« ForrigeFortsett »
We have scarcely entered on the threshold of the poem before this essentially self-scrutinizing analysis meets us. At first, indeed, his soul, as if in the joy of its escape from the darkness of the pit, exults in its recovered freedom, in its old joy, in itself a purifying joy, in light and the fresh breeze of dawn. If we would understand the opening of the “ Purgatorio we must go back to the Stygian waters of the nether world, wherein were plunged by a righteous Nemesis the souls of those who had in the bitterness of their discontent lost the capacity for entering into that joy :
“ Beneath the pool are those that sigh and groav,
And make the water bubble, as to thee,
Now are we sadder in this black foul slime!"-Inf. vii. 115–121. Of that sullen discontent Dante had not been guilty even under the heavy burdens of exile and poverty, and therefore he had not lost the capacity for hope which was denied to those who dwelt in the “ dolorous city.” And so when he has left the region where “ silent is the sun and can once more look
upon the stars,” his spirit exults in its liberation :
“For fairer waters now before the wind
My spirit's little boat her sails doth spread,
And groweth worthy Heaven's high courts to tread.”—Purg. i. 1-6. Nowhere in the whole poem, one might almost say in all poetry, is the brightness of that dawn, at once of the earthly and the heavenly morning, more beautifully painted :
“The Orient sapphire's hue of sweetest tone,
Which gathered in the aspect calm and bright?
Made all the East to smile with her sweet grace.”—Purg. i. 13-20. Or once again, in that marvellous picture of which it is hard to say whether it excels most in beauty or in truth :
“Just then the dawn its victory did gain
O'er morning's mist that vanished, so that I
Saw the light trembling on the open main "-Purg. i. 115-117. But not the less, in the midst of this natural joy is there the thought present to the poet's mind that he is entering on a solemn work, that it is he himself, his own soul, that needs the cleansing which he is about to describe.. Bearing that thought in mind, we shall be able to follow his progress through the seven circles of the Mount of Purification with a clearer insight, to note what were the sins that weighed most heavily on his conscience, what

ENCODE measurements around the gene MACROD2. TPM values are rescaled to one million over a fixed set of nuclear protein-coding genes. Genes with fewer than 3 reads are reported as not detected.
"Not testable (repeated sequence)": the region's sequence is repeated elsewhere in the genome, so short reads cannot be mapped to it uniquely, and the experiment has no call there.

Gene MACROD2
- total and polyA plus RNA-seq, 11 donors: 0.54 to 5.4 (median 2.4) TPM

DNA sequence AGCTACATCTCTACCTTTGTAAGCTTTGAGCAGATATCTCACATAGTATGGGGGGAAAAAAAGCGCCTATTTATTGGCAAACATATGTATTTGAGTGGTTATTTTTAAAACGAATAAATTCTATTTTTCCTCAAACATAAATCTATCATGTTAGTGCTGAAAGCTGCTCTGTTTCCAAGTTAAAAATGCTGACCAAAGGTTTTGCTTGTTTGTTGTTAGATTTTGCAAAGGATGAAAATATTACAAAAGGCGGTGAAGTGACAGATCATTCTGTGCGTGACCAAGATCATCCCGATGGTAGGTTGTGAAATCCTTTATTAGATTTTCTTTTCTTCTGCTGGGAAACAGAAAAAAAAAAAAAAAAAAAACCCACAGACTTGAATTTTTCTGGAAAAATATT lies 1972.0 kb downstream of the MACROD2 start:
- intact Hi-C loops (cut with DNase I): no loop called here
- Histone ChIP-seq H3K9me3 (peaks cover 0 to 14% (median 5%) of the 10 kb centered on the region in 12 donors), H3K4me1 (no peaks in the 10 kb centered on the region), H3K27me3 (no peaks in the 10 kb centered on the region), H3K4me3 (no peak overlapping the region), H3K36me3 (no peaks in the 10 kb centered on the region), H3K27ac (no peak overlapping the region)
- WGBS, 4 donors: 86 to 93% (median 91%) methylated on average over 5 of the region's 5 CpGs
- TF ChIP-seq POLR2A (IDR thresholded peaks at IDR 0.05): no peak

were the healing remedies which he had found most effective against them. I start with the words in which Virgil, as the poet's guide, sets forth to Cato, who, as the representative of the natural virtues of which the four stars that cast their light upon his face are symbols, is the guardian of the entrance to Purgatory, the errand on which they have come :
“ His life's last eve he hath not seen indeed,
But through his madness came to it so near
As he knows well who life for it doth spend."-Purg. i. 58-72. As we advance we note a more distinct confession. He is conscious of the over-sensitiveness which makes him keenly alive to men's looks of wonder or their words of scorn, as the souls gazed at him, marvelling that his form, unlike theirs, cast a shadow:
Mine eyes I turned on hearing him speak so,
Why is thy mind thus on itself intent'
Which worthy of compassion rendereth some.”—Purg. v. 7-21. A little further on and we find a like confession of the love of praise, of which that sensitiveness was the natural outcome. He is in the circle where the pride of life is chastened by the bowed-down prostration of an enforced lowliness, which he thus describes :
“ As to give roof or ceiling bearing meet,
As corbel fixed, a form is often seen,
'I can no more,' seemed crying in distress.”—Purg. x. 130-140. One of these tells him his name and his sin,
“My ancient blood and brave deeds nobly done
By my forefathers, me so haughty made
And Dante as he listens, as if conscience pricked him, bowed his face low as if to hide his shame. In another of these he recognizes the painter Oderisi of Agubbio, who in like manner confesses that he had so gloried in his art as to speak contemptuously of his rivals.
'My courteous praise had then been far more faint
Save that to God, with power to sin, I prayed.” And then he moralizes on the transitoriness of human fame in words which touched at once the poet and two, at least, of his dearest friends
“Oh empty glory of all human power !
How little green doth on its height endure,
Purg. xi. 85-104. And again,